I can’t remember the sound of my father’s voice. I remember how he looked in his long gray sweater, a cap on his head or a fedora for dress occasions, a pipe held between his teeth, and his laughing eyes behind his wire rim glasses. I remember the funny faces he would make, scrunching up his lips as if he had no teeth, and leaning down to stick his distorted funny face in my face to make me laugh when I was crying. I remember lots of things, but not the sound of his voice.
I was the youngest child and he became ill in January when the doctors discovered the cancer in his colon and rectum. I was nine. I didn’t see much of him after that. There was surgery performed, not that I understood that, but I remember my mother saying that the doctors “got it all out.” I never heard that he received chemotherapy or radiation, so I assume those things were not yet offered by the medical community. At one time he was back at home and he took me with him to see my piano teacher to explain that I would not be able to continue lessons. I had disobeyed my mother, went across the street to play in the backyard of my friend, tripped, fallen, and landed on the ground with a compound fracture of my right arm. Thus, I too spent time in hospital with more than one surgery and visits to the doctor to have my casts changed. Sometime during that time my father was no longer at home but lying in a bed at a nursing home in Amityville, New York.
I remember when the film, “The Amityville Horror” came out in theaters. I didn’t go to see it. I knew the Amityville horror. It was seeing my father lying on his deathbed in that nursing home. He couldn’t speak to me or my mother. She brought me there after a visit to the orthopedic surgeon for my arm. What could I make of seeing this incoherent man, almost comatose, in that bed? I didn’t understand death. The concept of the end of life was alien to me. I was still reeling from stays in the hospital where my arm was pieced back together. The ether anesthesia and being alone in ward of children with my mother missing was trauma enough. Now I was gazing at the most important man in my life and he didn’t even recognize me.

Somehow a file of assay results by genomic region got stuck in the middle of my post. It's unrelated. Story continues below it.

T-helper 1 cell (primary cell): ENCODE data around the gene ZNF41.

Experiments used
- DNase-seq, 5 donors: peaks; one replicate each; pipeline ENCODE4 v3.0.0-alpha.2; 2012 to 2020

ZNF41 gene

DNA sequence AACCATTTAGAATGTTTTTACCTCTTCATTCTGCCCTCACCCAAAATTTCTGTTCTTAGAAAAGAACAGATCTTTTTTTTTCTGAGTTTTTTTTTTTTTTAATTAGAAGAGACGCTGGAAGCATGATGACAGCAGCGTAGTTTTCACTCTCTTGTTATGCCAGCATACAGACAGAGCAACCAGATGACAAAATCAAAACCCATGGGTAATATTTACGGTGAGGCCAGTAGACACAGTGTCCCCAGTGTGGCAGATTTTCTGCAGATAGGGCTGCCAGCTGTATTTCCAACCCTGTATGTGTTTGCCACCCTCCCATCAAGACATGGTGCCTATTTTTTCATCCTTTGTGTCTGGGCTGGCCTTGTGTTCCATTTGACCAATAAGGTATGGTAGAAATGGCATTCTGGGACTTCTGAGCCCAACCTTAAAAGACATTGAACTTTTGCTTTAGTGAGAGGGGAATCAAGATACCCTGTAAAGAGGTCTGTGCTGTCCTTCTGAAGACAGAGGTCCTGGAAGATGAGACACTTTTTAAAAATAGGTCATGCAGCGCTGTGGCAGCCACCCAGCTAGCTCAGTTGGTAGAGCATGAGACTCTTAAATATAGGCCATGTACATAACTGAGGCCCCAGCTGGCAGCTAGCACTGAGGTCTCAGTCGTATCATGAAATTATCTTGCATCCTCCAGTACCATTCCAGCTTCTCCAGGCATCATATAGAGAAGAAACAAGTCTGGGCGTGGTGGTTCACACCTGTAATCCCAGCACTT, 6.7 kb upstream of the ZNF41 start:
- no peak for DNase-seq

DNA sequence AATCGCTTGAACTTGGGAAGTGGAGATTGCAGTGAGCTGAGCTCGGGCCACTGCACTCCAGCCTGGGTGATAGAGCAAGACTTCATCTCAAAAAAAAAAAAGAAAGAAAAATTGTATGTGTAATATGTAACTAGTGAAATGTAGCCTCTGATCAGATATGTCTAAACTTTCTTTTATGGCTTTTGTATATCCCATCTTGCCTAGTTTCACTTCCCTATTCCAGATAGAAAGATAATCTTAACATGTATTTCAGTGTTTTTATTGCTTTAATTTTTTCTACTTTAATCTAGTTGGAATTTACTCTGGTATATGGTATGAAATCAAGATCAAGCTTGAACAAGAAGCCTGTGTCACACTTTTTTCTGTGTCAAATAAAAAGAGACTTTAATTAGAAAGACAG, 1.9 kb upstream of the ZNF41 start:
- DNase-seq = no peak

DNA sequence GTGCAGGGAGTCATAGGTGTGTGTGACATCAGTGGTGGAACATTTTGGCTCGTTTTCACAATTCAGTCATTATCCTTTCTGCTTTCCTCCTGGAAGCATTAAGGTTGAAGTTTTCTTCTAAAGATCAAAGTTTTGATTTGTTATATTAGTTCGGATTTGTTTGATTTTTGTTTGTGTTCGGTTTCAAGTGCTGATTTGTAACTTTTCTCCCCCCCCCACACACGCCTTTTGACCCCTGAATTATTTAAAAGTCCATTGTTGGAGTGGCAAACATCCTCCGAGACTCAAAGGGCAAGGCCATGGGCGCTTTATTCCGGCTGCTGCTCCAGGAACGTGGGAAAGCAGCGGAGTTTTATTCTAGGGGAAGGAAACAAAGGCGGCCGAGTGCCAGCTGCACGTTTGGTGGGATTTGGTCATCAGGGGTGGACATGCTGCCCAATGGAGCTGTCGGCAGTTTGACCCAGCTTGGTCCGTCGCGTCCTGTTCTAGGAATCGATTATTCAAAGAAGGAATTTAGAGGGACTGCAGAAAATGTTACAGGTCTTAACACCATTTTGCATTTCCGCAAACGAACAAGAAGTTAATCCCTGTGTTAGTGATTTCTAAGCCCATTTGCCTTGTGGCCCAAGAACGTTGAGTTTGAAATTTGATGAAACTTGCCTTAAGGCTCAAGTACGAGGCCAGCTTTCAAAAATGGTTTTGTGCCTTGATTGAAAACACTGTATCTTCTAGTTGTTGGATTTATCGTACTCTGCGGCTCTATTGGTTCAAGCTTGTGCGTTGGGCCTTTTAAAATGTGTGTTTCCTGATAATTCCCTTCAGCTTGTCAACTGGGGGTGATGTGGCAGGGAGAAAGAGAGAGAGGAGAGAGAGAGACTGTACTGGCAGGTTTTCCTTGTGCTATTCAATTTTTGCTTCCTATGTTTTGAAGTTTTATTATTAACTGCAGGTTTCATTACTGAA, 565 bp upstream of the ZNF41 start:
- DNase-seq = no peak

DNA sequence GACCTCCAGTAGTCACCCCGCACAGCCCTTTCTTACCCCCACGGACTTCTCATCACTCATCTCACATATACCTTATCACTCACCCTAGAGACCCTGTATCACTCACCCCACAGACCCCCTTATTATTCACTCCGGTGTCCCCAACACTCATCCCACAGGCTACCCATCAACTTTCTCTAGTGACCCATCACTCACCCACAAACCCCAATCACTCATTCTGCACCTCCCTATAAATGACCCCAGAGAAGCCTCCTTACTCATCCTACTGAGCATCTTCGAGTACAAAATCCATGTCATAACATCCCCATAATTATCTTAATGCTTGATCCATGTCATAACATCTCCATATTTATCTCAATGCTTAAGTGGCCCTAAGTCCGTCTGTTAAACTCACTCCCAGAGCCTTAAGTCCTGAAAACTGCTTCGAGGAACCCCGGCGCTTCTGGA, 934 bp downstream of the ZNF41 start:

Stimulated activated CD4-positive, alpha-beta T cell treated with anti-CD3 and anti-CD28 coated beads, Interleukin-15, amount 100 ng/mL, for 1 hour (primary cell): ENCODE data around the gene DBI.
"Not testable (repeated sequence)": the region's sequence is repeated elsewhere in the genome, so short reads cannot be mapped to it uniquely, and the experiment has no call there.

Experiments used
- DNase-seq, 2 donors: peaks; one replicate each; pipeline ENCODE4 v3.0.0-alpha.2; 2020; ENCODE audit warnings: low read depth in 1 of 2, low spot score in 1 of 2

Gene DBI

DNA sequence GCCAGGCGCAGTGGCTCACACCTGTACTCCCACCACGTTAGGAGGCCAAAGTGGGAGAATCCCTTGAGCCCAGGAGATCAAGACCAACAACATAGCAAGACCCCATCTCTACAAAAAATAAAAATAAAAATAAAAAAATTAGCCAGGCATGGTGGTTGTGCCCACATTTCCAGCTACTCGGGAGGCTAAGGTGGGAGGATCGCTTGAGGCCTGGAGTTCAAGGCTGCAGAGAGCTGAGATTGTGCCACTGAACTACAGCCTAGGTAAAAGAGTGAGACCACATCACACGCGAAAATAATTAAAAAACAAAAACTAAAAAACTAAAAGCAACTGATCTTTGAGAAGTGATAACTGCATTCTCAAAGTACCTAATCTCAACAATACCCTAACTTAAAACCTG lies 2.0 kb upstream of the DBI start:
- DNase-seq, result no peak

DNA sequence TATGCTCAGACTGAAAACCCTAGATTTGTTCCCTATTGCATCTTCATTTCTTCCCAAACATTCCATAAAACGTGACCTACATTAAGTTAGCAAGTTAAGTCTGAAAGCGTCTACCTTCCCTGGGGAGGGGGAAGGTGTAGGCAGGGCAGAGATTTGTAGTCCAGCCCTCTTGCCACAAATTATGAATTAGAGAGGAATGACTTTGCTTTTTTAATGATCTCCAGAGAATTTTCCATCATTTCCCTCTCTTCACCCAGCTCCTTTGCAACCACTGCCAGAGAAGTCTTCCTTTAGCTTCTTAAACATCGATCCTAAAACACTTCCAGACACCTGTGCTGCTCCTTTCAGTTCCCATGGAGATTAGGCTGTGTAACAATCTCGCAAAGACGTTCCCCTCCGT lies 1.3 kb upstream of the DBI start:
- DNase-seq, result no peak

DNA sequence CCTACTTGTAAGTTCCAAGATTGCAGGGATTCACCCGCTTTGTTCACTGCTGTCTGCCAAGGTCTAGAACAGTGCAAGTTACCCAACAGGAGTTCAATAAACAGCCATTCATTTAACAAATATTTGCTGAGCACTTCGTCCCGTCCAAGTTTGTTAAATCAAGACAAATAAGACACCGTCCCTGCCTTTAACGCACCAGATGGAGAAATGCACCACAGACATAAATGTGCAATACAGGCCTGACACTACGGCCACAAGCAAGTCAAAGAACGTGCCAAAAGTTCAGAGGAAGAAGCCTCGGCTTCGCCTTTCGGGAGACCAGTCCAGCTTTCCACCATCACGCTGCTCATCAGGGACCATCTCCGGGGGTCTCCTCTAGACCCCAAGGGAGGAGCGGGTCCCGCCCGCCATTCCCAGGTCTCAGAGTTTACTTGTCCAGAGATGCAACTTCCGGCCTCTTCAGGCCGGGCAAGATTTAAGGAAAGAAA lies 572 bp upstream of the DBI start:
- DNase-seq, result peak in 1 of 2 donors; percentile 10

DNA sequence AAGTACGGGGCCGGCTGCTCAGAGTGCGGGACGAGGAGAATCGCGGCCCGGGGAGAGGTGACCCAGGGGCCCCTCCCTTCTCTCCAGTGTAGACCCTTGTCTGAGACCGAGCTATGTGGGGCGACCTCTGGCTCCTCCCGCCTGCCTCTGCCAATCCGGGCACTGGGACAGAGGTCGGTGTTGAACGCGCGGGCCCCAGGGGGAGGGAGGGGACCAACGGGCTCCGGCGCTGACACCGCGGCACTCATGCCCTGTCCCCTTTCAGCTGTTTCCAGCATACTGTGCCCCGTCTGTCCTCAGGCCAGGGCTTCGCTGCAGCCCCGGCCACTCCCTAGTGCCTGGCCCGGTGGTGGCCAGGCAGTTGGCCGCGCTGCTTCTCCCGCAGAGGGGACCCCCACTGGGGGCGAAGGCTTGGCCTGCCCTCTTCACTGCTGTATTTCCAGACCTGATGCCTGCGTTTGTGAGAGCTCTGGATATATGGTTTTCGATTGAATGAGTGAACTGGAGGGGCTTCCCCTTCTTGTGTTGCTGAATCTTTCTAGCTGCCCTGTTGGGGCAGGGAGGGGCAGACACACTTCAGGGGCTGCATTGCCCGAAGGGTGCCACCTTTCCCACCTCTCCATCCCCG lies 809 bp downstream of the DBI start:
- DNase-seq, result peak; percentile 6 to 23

My father died in October of that same year right around the time the final cast was removed from my arm. I had turned 10 years of age and was in the fifth grade at Saint Joseph’s grammar school in Hempstead, Long Island. After the funeral I never returned to school but was sent off to live with my mother’s youngest brother, his wife and three-year-old son, people I had never met before. Abandoned. That’s what I thought.
Sometimes I find I can’t conjure up what the man I love looks like even just a few hours after parting. It is most annoying. I can see in my mind all the characters on the latest TV show, but not his image. No wonder we take so many photographs with our cell phones. As a professional photographer my face is often hidden behind the lens while I snap the shutter. This can lessen the enjoyment of an event or seeing nature in its splendor or spending time with a partner and simply gazing at his face. So, I wonder, when he’s gone, will I remember his voice?
I remember my father’s kindness, the crinkles around his eyes, the warm feeling while held on his lap, the sweet smell of his tobacco. But the memory ends there in silence. I can’t remember the sound of my father’s voice.
(An excerpt from "The Secret Life of a Heretic" to be published in 2021)